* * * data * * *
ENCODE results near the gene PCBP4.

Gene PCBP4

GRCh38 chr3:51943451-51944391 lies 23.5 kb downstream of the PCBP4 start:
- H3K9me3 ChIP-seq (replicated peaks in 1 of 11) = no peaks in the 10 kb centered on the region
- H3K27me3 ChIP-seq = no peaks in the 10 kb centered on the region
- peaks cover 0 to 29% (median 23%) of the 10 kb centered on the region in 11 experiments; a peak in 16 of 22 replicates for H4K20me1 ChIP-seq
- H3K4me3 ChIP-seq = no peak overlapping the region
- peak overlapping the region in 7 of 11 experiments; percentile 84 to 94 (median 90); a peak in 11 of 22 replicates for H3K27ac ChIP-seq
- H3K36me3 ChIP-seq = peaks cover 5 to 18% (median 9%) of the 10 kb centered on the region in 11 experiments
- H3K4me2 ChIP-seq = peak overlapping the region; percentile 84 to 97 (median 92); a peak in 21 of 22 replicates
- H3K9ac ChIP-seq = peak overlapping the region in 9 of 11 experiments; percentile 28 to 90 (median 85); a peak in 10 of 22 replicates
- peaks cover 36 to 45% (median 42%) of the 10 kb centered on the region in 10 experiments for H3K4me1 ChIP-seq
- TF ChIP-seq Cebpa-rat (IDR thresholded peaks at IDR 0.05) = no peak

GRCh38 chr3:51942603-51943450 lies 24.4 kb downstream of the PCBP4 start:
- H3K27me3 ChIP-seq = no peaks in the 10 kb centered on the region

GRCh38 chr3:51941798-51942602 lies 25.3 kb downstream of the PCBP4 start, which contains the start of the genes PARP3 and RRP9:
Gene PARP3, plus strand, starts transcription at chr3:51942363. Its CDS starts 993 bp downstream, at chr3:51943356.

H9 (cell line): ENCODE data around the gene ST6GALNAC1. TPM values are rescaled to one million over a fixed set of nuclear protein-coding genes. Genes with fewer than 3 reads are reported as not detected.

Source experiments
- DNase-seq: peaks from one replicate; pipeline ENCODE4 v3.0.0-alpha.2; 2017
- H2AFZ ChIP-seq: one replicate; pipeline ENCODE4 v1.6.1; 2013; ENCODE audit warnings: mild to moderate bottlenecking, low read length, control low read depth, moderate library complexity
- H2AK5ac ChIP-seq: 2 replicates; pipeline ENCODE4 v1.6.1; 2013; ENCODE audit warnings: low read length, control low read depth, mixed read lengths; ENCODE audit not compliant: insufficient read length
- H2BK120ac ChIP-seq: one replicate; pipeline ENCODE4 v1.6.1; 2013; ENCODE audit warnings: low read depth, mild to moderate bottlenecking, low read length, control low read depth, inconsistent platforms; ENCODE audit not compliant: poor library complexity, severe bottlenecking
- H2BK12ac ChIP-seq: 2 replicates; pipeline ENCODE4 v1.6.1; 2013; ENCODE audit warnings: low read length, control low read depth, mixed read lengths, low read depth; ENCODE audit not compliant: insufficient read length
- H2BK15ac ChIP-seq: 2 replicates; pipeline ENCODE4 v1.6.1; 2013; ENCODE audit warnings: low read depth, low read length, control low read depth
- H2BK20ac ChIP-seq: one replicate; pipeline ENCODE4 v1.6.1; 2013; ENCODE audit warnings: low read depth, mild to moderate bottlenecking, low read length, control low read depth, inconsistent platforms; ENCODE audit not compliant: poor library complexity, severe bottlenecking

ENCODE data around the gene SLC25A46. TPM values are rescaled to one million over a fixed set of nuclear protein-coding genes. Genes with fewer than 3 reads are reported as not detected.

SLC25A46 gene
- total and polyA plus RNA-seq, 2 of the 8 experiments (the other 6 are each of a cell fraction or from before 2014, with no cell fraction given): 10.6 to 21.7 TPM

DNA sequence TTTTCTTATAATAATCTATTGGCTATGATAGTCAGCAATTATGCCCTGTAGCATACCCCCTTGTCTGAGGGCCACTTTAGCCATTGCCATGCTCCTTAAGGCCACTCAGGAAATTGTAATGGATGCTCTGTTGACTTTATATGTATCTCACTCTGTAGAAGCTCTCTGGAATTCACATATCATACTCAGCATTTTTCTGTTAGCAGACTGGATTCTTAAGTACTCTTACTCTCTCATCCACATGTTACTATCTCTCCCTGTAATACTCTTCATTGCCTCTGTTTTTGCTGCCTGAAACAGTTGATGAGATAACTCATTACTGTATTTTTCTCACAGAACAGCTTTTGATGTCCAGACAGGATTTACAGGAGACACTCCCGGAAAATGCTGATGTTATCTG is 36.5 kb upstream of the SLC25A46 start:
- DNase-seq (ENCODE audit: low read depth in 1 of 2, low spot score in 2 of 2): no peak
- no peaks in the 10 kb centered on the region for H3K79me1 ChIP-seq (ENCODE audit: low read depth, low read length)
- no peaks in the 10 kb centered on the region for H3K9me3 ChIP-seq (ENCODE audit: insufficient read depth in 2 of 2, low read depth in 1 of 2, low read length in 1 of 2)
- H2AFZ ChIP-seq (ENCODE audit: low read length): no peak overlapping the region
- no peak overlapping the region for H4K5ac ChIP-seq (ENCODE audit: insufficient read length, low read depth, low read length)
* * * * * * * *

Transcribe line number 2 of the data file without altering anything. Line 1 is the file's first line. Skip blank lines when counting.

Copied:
Gene PCBP4